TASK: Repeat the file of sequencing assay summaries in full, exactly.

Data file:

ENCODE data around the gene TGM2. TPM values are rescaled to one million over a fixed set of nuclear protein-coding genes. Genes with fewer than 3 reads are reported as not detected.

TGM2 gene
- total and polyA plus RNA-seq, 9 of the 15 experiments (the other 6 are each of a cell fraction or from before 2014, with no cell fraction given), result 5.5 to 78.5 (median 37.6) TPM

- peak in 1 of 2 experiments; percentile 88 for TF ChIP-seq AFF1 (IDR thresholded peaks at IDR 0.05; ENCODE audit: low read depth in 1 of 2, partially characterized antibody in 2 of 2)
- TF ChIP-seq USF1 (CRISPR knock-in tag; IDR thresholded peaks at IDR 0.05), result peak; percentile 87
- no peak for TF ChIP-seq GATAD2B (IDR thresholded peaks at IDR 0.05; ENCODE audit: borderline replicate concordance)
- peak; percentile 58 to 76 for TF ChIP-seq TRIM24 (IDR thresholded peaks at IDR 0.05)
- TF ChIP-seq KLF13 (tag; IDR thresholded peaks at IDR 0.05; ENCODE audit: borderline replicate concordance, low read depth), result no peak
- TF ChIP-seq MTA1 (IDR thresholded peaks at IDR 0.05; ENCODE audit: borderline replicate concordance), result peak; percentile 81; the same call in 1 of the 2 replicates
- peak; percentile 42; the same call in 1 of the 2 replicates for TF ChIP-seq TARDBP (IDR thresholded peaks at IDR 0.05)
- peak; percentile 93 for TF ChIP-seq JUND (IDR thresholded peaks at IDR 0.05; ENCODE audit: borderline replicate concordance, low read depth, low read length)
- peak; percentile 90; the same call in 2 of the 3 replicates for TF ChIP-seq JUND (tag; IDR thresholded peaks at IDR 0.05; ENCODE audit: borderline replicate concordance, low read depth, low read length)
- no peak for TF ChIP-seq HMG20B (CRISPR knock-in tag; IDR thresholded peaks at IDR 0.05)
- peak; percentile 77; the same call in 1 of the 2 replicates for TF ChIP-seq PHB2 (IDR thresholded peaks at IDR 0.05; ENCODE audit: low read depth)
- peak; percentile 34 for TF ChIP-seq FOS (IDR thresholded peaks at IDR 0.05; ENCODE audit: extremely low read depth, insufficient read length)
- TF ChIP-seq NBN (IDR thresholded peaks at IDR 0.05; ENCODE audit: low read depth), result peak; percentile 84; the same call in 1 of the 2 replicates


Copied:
ENCODE data around the gene TGM2. TPM values are rescaled to one million over a fixed set of nuclear protein-coding genes. Genes with fewer than 3 reads are reported as not detected.

TGM2 gene
- total and polyA plus RNA-seq, 9 of the 15 experiments (the other 6 are each of a cell fraction or from before 2014, with no cell fraction given), result 5.5 to 78.5 (median 37.6) TPM

- peak in 1 of 2 experiments; percentile 88 for TF ChIP-seq AFF1 (IDR thresholded peaks at IDR 0.05; ENCODE audit: low read depth in 1 of 2, partially characterized antibody in 2 of 2)
- TF ChIP-seq USF1 (CRISPR knock-in tag; IDR thresholded peaks at IDR 0.05), result peak; percentile 87
- no peak for TF ChIP-seq GATAD2B (IDR thresholded peaks at IDR 0.05; ENCODE audit: borderline replicate concordance)
- peak; percentile 58 to 76 for TF ChIP-seq TRIM24 (IDR thresholded peaks at IDR 0.05)
- TF ChIP-seq KLF13 (tag; IDR thresholded peaks at IDR 0.05; ENCODE audit: borderline replicate concordance, low read depth), result no peak
- TF ChIP-seq MTA1 (IDR thresholded peaks at IDR 0.05; ENCODE audit: borderline replicate concordance), result peak; percentile 81; the same call in 1 of the 2 replicates
- peak; percentile 42; the same call in 1 of the 2 replicates for TF ChIP-seq TARDBP (IDR thresholded peaks at IDR 0.05)
- peak; percentile 93 for TF ChIP-seq JUND (IDR thresholded peaks at IDR 0.05; ENCODE audit: borderline replicate concordance, low read depth, low read length)
- peak; percentile 90; the same call in 2 of the 3 replicates for TF ChIP-seq JUND (tag; IDR thresholded peaks at IDR 0.05; ENCODE audit: borderline replicate concordance, low read depth, low read length)
- no peak for TF ChIP-seq HMG20B (CRISPR knock-in tag; IDR thresholded peaks at IDR 0.05)
- peak; percentile 77; the same call in 1 of the 2 replicates for TF ChIP-seq PHB2 (IDR thresholded peaks at IDR 0.05; ENCODE audit: low read depth)
- peak; percentile 34 for TF ChIP-seq FOS (IDR thresholded peaks at IDR 0.05; ENCODE audit: extremely low read depth, insufficient read length)
- TF ChIP-seq NBN (IDR thresholded peaks at IDR 0.05; ENCODE audit: low read depth), result peak; percentile 84; the same call in 1 of the 2 replicates